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CUPE: Liberals Must Respect Free and Fair Bargaining at Port of Montreal

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OTTAWA, Ontario — Canada’s largest union, the Canadian Union of Public Employees (CUPE), is slamming the federal government’s decision to introduce back-to-work legislation to end labour action at the Port of Montreal by CUPE Local 375.

Members of Local 375, which represents 1,100 longshoremen at the port, voted 99 per cent in favour of strike action two weeks ago, after their employer, the Maritime Employers Association (MEA), announced that job security provisions in their collective agreement would no longer be honoured. More recently, the MEA imposed scheduling changes including an additional 100 minutes per shift. The union offered to withdraw their strike notice if the MEA agreed to end their pressure tactics – but the MEA refused.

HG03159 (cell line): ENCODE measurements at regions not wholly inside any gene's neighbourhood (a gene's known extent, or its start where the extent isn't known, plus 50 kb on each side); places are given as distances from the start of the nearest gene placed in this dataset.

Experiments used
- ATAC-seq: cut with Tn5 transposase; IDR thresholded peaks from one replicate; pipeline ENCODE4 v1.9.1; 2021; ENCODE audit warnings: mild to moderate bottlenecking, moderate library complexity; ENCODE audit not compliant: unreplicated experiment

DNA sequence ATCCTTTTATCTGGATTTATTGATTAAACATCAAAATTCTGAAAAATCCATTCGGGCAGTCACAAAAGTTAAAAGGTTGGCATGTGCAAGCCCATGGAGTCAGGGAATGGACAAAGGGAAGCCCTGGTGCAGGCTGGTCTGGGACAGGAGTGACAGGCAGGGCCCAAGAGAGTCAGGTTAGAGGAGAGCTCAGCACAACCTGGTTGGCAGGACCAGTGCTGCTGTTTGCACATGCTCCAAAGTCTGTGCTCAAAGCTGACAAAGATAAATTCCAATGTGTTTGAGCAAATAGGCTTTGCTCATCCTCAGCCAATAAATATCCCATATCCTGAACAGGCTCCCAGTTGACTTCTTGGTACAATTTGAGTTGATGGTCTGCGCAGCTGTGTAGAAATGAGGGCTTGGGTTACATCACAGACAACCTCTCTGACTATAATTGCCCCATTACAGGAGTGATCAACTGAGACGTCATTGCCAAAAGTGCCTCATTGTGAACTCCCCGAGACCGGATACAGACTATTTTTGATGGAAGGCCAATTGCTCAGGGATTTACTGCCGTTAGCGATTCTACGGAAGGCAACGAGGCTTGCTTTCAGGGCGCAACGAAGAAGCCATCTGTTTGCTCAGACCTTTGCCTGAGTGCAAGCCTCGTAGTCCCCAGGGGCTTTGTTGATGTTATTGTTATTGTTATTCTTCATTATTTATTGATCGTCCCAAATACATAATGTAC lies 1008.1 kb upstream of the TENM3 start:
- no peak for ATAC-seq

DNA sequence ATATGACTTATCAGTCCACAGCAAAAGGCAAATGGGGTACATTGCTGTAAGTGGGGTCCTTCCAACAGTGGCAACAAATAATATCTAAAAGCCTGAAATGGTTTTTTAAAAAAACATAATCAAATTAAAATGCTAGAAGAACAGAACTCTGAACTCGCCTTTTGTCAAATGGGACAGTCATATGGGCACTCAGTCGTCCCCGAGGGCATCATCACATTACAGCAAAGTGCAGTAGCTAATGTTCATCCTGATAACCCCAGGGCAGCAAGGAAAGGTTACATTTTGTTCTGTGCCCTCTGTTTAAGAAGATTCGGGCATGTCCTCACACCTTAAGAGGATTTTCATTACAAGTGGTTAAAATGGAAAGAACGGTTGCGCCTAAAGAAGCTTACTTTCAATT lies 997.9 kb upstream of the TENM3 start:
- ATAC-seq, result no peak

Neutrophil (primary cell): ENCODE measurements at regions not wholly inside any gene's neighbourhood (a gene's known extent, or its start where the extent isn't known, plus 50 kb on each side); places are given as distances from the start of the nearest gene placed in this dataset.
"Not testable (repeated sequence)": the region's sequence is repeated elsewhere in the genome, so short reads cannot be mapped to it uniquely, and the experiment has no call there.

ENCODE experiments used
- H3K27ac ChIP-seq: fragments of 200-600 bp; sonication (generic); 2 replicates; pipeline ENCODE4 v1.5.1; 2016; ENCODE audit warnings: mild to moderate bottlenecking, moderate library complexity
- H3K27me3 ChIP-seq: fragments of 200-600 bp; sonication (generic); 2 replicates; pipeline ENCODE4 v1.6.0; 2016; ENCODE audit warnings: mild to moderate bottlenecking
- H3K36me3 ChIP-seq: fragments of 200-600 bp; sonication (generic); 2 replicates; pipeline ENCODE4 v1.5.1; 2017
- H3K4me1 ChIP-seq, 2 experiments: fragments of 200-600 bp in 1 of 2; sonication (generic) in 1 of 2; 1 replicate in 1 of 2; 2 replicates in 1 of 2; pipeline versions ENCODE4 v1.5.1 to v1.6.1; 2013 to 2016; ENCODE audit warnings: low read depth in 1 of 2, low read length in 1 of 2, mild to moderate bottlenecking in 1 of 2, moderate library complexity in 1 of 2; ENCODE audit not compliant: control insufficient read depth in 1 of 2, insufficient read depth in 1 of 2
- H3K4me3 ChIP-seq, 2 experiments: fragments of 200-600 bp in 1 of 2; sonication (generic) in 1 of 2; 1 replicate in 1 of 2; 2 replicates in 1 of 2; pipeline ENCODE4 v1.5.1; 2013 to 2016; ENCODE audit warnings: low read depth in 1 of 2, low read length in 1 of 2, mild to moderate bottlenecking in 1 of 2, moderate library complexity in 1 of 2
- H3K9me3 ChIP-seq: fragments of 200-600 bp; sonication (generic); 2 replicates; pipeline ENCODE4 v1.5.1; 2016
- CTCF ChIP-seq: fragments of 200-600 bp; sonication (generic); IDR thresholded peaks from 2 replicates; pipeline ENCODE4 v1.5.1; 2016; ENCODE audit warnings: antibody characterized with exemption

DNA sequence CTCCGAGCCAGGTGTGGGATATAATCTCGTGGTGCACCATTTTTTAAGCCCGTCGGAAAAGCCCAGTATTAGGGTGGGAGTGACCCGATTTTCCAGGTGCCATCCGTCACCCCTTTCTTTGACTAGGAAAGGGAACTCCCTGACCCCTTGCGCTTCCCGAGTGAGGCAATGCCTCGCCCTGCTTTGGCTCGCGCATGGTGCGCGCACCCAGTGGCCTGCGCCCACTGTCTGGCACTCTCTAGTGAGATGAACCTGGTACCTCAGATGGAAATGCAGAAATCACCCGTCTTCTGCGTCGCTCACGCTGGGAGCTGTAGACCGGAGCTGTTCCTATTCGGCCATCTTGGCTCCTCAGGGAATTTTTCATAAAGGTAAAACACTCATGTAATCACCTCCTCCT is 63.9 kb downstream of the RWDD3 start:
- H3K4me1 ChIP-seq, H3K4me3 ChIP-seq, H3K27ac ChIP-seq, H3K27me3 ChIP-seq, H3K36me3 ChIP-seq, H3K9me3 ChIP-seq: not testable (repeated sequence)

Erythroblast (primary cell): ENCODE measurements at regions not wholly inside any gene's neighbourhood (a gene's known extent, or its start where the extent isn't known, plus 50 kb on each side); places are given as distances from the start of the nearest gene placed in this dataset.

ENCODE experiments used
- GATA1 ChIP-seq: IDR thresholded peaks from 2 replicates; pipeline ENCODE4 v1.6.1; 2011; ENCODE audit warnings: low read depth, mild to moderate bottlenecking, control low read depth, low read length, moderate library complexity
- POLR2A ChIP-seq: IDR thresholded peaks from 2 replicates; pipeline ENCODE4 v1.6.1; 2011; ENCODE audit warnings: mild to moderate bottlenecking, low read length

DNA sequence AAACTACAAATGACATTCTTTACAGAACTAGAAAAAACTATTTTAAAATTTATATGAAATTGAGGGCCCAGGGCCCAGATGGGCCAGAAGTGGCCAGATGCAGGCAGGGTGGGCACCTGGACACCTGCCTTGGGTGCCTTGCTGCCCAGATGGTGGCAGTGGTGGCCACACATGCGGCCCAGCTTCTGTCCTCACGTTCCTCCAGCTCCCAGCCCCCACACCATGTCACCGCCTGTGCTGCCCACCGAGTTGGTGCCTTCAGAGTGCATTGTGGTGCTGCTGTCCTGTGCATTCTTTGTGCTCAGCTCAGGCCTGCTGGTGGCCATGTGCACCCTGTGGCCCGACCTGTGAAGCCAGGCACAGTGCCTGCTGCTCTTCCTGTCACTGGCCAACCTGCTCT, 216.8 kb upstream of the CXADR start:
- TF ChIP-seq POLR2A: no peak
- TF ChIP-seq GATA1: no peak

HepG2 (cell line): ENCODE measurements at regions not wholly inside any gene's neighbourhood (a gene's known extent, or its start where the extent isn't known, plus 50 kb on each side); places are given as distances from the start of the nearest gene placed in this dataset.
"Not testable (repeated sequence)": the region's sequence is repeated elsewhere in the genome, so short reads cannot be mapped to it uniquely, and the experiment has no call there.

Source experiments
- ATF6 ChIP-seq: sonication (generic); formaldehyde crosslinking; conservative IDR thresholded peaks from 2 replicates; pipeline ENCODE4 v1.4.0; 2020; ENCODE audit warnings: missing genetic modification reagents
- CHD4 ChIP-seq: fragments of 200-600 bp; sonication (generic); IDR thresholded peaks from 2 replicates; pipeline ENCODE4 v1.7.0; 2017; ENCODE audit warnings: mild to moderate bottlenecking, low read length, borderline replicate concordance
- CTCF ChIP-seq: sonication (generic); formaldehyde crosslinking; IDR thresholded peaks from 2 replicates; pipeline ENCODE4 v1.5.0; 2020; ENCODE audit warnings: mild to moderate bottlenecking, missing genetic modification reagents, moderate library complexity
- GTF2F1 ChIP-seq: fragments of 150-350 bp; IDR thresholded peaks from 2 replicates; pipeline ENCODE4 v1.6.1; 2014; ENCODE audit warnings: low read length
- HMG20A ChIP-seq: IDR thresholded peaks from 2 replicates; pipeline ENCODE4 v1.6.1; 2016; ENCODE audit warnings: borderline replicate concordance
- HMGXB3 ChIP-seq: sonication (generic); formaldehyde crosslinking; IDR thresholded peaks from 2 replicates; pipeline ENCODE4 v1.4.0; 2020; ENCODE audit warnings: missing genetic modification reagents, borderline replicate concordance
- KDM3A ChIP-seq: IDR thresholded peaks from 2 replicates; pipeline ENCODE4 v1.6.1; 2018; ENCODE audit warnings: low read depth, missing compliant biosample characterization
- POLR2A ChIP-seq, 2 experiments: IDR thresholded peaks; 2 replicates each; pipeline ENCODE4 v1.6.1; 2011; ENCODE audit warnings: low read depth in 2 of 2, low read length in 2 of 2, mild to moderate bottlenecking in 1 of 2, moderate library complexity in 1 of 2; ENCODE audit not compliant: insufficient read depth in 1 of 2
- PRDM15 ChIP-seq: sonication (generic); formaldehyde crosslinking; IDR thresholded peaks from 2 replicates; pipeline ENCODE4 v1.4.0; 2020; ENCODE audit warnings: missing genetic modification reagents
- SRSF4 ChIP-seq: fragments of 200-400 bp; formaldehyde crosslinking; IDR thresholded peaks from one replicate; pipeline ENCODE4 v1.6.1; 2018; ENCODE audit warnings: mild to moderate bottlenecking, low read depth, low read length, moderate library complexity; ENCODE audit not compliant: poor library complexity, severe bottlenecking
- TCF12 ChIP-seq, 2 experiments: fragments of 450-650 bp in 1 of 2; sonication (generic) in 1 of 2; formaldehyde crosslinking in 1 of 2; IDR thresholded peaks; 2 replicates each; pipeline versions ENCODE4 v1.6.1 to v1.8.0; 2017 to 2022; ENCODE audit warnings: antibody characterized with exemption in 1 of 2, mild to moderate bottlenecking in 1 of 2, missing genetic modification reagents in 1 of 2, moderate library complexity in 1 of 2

On Sunday night, Labour Minister Filomena Tassi announced the government would introduce back-to-work legislation to end Local 375’s strike action before it had even fully begun.

“Once again the Trudeau Liberals are acting like Conservatives, siding with bosses against workers by meddling in the bargaining process,” said CUPE National President Mark Hancock. “There can never be free, fair collective bargaining in Canada under the threat of back-to-work legislation.”

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CUPE is demanding the Liberals withhold their back-to-work legislation, which would infringe upon workers’ rights to free and fair bargaining. These types of bills have been repeatedly found to be unconstitutional by the courts.

“Employers have no incentive to bargain in good faith when they know the government will come to their rescue,” said CUPE National Secretary-Treasurer Charles Fleury. “This is disgraceful conduct from a government that pretends to be a friend to working people.”

Members of CUPE Local 375 have been without a contract since 2018.

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Hugh Pouliot
Media relations, CUPE

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